On Monday, at the invitation of the lovely folks at the German Embassy, I attended a panel discussion on feminist foreign policy at the Global Centre for Pluralism on Sussex. I had lots to learn and I am happy to report that I duly did.
I mean, I know what feminism is, and I know what foreign policy is. But what happens when you put them together?
Sweden was the first country to implement a feminist foreign policy, in 2014. Canada was the second, in 2017. Since then another seven have joined, with more coming.
Canada adopted a Feminist International Assistance Policy that “recognizes that supporting gender equality and the empowerment of women and girls is the best way to build a more peaceful, more inclusive and more prosperous world.”
Sounds good, and it is, but we do have our blind spots. As Carleton professor Laura MacDonald pointed out, while we insist on “gender chapters” in trade agreements, we don’t have one in CUSMA, the Canada-United States-Mexico Agreement.
Feminist foreign policy is more than “just” focusing on women and girls, however. As Alexandre Lévêque, Assistant Deputy Minister, Strategic Policy, Global Affairs Canada, explained at the event, Canada’s approach is shifting towards intersectional lens, with a view towards modifying the structures of power. To put human rights closer to the centre of foreign policy than military power or what we might call patriarchal modes of thinking (patriarchal is my word, not his).
You know, projecting strength. Being armed to the teeth and quick to draw a weapon. One could argue, after rather a lot of centuries of experience, that this approach is not conducive to peaceful conflict resolution, quite the opposite. Maybe a model that puts cooperation and empathy at the forefront couldn’t be worse and would likely be much better.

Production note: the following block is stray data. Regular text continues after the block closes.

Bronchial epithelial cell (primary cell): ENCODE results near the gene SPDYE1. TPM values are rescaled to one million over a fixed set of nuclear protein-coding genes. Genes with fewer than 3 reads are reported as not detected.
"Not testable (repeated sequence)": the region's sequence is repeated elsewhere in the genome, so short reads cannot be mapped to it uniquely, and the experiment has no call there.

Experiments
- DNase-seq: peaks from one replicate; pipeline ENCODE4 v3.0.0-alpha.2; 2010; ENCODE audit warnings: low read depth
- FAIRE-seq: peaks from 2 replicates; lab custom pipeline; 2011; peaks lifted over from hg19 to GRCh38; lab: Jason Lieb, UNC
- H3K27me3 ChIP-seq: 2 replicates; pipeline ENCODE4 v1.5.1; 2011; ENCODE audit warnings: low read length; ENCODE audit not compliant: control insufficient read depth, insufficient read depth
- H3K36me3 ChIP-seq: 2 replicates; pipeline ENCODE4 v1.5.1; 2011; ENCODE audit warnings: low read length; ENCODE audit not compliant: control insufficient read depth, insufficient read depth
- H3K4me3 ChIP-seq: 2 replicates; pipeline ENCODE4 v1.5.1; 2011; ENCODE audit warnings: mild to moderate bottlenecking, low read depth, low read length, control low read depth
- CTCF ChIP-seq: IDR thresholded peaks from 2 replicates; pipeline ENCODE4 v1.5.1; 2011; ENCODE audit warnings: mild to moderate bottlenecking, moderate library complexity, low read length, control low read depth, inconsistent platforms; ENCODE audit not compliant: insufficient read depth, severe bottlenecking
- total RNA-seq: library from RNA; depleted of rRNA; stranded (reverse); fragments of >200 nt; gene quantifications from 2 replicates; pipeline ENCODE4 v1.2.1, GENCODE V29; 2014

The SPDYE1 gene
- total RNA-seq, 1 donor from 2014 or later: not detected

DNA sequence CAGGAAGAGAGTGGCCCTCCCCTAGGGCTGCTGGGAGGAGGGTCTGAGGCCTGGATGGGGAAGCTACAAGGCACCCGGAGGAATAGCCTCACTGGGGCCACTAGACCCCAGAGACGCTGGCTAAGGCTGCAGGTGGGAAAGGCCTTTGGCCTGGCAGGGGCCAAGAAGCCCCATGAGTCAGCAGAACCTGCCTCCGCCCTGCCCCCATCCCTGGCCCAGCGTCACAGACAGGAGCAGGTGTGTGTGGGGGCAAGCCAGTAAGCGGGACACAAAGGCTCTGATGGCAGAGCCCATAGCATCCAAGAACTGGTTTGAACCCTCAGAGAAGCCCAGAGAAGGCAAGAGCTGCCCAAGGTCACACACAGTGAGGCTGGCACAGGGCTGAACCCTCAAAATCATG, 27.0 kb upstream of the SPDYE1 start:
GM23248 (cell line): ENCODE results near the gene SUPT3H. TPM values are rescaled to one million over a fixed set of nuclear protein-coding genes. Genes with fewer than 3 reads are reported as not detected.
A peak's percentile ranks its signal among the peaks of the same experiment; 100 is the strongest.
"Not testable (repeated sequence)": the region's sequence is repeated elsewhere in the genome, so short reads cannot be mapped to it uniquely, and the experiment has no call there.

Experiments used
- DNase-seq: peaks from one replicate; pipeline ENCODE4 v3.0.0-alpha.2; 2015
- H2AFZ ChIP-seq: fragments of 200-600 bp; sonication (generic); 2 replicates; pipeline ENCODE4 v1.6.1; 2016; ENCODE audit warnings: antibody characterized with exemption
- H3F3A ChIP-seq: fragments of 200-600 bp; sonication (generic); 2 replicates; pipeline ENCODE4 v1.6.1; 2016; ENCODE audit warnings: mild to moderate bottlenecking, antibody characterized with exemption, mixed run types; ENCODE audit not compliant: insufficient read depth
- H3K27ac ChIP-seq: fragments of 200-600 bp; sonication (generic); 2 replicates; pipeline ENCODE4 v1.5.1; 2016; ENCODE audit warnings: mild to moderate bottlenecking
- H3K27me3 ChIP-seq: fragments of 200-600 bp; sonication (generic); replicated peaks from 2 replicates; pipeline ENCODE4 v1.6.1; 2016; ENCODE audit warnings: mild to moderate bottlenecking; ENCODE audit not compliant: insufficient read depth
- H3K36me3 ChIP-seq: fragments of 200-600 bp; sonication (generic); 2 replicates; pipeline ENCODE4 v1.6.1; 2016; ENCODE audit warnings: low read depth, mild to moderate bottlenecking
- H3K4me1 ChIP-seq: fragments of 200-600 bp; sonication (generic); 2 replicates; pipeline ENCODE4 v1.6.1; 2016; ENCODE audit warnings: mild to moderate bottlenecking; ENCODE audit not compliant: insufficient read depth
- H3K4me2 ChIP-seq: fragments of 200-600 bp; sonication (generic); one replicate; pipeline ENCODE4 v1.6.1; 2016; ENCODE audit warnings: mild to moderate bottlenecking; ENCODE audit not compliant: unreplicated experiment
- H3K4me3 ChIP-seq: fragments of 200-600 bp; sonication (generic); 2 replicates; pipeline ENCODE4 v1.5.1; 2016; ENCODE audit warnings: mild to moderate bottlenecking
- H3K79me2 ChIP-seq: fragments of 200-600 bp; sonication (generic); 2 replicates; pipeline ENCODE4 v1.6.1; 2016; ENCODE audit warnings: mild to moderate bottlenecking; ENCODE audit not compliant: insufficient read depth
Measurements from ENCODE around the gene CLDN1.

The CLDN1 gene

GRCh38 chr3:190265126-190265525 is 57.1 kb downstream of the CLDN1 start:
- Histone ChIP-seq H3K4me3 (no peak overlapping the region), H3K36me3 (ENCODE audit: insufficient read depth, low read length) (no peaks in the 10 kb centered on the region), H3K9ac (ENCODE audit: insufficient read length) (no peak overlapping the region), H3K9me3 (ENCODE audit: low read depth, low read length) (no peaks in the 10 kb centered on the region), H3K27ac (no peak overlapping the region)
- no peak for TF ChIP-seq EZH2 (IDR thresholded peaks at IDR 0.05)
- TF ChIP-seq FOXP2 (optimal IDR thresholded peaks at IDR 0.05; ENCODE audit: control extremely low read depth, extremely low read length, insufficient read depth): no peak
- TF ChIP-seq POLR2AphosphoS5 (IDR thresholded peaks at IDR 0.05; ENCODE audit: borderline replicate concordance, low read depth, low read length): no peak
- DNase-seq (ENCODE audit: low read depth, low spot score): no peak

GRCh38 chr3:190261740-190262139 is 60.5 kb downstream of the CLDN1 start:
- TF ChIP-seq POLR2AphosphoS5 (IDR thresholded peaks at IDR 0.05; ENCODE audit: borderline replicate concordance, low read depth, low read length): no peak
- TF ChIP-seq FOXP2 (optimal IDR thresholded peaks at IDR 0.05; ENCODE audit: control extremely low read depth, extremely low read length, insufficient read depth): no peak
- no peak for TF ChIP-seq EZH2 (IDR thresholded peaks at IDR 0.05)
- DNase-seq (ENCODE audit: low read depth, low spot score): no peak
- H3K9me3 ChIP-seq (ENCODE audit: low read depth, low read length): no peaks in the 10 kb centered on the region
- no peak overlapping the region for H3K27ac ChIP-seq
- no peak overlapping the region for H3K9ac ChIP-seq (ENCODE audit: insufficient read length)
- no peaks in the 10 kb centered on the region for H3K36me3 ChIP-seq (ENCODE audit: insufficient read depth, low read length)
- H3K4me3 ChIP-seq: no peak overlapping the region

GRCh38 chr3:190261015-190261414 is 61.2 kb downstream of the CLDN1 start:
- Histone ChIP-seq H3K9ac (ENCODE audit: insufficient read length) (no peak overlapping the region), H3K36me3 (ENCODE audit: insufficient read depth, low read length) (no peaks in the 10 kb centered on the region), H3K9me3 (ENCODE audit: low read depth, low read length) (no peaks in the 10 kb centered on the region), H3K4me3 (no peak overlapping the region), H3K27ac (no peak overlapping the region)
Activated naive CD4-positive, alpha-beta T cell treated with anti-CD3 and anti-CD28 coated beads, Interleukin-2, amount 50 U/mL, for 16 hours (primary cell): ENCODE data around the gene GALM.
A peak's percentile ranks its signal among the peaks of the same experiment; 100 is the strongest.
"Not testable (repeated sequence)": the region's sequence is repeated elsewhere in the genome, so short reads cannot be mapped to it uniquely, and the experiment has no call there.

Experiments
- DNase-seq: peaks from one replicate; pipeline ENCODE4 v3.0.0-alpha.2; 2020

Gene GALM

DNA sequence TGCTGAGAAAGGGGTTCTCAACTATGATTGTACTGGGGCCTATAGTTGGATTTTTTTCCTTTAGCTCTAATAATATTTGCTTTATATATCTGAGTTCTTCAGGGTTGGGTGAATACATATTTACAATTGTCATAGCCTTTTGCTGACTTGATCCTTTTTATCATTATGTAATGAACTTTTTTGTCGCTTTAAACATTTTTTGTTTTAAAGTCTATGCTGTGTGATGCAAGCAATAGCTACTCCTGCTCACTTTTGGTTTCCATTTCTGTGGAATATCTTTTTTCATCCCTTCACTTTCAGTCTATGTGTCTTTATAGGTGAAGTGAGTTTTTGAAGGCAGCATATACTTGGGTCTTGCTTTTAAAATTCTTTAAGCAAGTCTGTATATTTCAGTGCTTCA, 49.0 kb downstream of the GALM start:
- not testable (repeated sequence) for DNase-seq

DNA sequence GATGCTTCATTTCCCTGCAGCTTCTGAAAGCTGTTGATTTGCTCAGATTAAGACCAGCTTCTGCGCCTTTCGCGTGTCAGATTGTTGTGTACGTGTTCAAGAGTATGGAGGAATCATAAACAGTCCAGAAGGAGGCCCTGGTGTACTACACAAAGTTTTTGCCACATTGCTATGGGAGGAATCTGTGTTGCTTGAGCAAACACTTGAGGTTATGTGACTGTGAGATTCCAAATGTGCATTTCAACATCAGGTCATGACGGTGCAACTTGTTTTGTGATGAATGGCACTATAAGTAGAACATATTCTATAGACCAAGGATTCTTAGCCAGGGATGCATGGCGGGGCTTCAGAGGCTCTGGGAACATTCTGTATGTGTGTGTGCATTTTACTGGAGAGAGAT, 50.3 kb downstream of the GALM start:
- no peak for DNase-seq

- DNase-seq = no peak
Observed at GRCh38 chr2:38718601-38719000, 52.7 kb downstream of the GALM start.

Sanam Naraghi Anderlini, of the International Civil Action Network and Director of the Centre for Women, Peace and Security at the London School of Economics, spoke of feminist foreign policy as a different vocabulary. Speaking differently, working differently, achieving different results.
Given the record of “traditional” modes of thinking and “realist” power-projecting foreign policy, the wars it caused or failed to prevent, the toll it continues to inflict on vulnerable populations across the world, frankly I wonder why we’re not jumping at the chance to try something different.
The fourth panelist, Kristina Lunz, just wrote a book whose title is The Future of Foreign Policy is Feminist (a statement, not a question). She doesn’t just mean in conflict prevention but in dealing with other global priorities as well, not the least of which is climate change.
It’s rare that you get invited to an event and leave feeling like you’ve learned something and have so much more to understand. That panel on Monday did that to me, in spades. I intend to keep digging and learning — and I hope you’ll come along for the ride.
And if you’re ahead of me on this issue (wouldn’t be saying much), I’d be grateful for reading recommendations. Thanks muchly.